I customarily don't have an indoor tree except for a 10" one that is part of a display I set out on my glass-topped wine rack each year.
Instead, I decorate "Oliver's tree" - a potted evergreen on my patio, named in memory of one of my shelties who passed away the weekend I bought the tree.
Except for this year. This year my daughter was coming for a short visit the weekend before Christmas, when we would celebrate Christmas early - the stockings from Santa, the presents under the tree, and the dinner with Christmas crackers, plum pudding, and a table full of guests.
Wait....presents under the tree......how are we going to do THAT around either a 10" tree on the wine rack or an exposed outdoor tree? And so I went in search of a tree for the house - one that the cat wouldn't climb (or eat), the dogs wouldn't crash into, one that I wouldn't have to store from year to year but also one which wouldn't die an early death from being chopped down, roots amputated from a sturdy trunk. I thought of a live potted evergreen that I could plant in the garden in spring, but research and the nursery tells me they seldom survive as the warmth of the house brings them out of dormancy far too soon and affects their growth cycles, causing them to die the following year. And then a helpful staff member at my favourite nursery made a suggestion: Winter Jasmine!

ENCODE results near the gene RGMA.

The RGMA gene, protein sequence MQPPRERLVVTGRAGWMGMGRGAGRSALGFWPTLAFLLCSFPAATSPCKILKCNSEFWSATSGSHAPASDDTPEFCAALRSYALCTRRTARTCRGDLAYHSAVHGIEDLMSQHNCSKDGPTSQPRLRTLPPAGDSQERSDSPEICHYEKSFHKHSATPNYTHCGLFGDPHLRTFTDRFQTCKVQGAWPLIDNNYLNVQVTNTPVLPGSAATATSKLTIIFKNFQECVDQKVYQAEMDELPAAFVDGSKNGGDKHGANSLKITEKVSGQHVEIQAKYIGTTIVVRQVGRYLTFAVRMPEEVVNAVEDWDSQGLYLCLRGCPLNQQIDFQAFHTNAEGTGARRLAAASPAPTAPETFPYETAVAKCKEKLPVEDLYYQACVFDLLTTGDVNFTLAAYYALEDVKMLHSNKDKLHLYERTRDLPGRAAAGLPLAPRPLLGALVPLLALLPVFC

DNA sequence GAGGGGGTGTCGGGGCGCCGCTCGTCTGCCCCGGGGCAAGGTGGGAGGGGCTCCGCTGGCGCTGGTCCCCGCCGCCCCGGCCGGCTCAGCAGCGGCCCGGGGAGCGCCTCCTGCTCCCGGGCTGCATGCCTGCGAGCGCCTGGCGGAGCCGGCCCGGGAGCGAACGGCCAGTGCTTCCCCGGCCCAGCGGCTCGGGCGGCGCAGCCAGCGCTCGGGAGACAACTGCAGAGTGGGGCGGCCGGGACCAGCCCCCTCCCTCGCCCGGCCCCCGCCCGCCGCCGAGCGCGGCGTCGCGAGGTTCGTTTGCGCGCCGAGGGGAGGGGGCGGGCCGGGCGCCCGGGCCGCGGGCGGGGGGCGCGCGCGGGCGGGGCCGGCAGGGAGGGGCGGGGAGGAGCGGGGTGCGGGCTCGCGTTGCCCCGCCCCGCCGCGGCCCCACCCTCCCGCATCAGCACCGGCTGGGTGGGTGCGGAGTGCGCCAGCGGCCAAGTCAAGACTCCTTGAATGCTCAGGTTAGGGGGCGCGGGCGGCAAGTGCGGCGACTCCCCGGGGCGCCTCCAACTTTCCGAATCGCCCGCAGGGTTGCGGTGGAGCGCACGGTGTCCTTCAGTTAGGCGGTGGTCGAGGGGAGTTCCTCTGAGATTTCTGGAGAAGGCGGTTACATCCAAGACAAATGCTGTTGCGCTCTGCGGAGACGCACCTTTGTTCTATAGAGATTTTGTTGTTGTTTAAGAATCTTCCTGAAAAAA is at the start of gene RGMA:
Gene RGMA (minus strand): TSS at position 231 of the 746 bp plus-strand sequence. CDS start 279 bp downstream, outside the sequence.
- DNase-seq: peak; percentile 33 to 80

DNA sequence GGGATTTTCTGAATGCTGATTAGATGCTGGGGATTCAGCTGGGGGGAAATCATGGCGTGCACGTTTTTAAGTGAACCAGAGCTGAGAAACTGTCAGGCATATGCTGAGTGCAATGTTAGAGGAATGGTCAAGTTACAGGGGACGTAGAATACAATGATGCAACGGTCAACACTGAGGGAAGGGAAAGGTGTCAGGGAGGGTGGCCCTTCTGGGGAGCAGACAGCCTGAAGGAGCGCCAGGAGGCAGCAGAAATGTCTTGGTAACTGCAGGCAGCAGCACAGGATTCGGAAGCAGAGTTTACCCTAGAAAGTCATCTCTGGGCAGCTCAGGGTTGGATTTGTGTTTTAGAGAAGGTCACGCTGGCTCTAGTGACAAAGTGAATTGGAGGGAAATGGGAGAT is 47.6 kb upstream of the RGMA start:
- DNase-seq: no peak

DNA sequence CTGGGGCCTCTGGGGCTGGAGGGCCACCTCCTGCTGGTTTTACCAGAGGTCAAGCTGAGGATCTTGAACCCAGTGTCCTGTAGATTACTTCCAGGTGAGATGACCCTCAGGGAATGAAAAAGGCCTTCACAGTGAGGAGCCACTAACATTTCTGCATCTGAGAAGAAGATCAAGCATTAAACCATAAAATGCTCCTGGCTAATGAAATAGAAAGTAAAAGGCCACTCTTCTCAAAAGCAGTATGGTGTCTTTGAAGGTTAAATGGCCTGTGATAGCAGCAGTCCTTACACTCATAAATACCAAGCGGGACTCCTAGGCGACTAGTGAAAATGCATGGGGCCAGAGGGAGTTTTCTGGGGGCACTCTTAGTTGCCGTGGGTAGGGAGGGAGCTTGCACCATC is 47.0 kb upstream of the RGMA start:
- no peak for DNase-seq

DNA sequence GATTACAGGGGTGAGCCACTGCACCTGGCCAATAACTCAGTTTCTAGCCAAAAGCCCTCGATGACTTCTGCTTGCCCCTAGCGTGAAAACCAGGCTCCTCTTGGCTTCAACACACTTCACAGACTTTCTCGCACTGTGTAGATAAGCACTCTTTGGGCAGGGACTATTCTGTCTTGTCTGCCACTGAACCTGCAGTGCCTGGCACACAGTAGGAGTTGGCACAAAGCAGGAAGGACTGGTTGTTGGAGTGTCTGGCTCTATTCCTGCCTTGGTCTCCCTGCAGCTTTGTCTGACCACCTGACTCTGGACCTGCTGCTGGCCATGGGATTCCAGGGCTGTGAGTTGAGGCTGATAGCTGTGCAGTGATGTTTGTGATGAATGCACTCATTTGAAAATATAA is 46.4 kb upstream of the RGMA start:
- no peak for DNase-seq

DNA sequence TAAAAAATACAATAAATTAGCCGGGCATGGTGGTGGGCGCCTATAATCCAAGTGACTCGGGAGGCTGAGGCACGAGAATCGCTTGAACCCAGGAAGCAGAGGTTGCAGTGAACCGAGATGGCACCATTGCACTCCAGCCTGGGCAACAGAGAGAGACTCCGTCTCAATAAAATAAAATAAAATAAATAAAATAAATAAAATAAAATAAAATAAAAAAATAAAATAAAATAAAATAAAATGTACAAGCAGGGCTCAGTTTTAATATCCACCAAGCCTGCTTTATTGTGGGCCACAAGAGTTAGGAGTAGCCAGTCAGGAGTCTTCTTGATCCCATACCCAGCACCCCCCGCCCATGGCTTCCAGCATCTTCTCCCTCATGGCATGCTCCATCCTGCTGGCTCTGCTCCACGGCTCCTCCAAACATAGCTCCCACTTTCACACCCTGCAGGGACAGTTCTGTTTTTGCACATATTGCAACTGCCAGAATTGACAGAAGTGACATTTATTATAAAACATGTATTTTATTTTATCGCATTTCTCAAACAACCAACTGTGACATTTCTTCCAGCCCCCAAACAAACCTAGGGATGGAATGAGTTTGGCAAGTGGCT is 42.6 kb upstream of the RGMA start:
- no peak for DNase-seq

Winter Jasmine blooms in January here on the island, so with some planning it can safely be moved into the house in December, allowed to come out of dormancy, and then transitioned back outside in early January to continue its winter blooms and early spring growth. And though winter jasmine isn't evergreen, the many spikes that form its limbs retain a greenish hue year round.
So that's what I did - in mid-December, I brought home a good-sized winter jasmine, small enough to be up on a table out of harm's way (with the help of a dog's x-pen), large enough to support a small collection of very lightweight ornaments, most of which my daughter made back in daycare several decades ago. Its graceful boughs cascade down, dripping with little microdot lights and golden tinsel-type garland, like cascading silvery water with sunlight shining through it. The photos simply don't do it justice.
And so, while others enjoy their evergreen, or their blue spruce, or even their silver aluminum tree this Christmas, I enjoy a Christmas tree that is yellow - yellow, the colour of spring, the season of new birth and renewal and hope. It may not be traditional but it certainly seems fitting for a holiday which celebrates those very same things.